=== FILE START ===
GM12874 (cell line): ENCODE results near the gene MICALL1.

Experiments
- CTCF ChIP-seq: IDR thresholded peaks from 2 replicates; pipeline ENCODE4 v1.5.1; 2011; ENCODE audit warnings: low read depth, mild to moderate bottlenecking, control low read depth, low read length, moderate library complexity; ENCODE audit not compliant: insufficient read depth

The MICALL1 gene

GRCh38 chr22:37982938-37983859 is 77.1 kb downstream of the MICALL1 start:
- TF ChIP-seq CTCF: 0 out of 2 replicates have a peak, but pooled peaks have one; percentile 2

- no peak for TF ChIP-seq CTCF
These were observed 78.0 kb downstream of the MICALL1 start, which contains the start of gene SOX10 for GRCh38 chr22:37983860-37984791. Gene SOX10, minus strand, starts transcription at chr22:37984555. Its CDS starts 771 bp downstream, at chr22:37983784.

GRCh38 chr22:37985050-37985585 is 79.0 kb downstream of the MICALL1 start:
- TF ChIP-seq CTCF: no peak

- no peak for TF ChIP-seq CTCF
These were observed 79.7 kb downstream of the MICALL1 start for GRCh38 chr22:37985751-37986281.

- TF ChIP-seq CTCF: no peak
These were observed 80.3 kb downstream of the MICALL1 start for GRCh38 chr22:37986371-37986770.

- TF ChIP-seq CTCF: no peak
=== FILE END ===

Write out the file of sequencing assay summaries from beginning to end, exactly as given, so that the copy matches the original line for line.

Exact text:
GM12874 (cell line): ENCODE results near the gene MICALL1.

Experiments
- CTCF ChIP-seq: IDR thresholded peaks from 2 replicates; pipeline ENCODE4 v1.5.1; 2011; ENCODE audit warnings: low read depth, mild to moderate bottlenecking, control low read depth, low read length, moderate library complexity; ENCODE audit not compliant: insufficient read depth

The MICALL1 gene

GRCh38 chr22:37982938-37983859 is 77.1 kb downstream of the MICALL1 start:
- TF ChIP-seq CTCF: 0 out of 2 replicates have a peak, but pooled peaks have one; percentile 2

- no peak for TF ChIP-seq CTCF
These were observed 78.0 kb downstream of the MICALL1 start, which contains the start of gene SOX10 for GRCh38 chr22:37983860-37984791. Gene SOX10, minus strand, starts transcription at chr22:37984555. Its CDS starts 771 bp downstream, at chr22:37983784.

GRCh38 chr22:37985050-37985585 is 79.0 kb downstream of the MICALL1 start:
- TF ChIP-seq CTCF: no peak

- no peak for TF ChIP-seq CTCF
These were observed 79.7 kb downstream of the MICALL1 start for GRCh38 chr22:37985751-37986281.

- TF ChIP-seq CTCF: no peak
These were observed 80.3 kb downstream of the MICALL1 start for GRCh38 chr22:37986371-37986770.

- TF ChIP-seq CTCF: no peak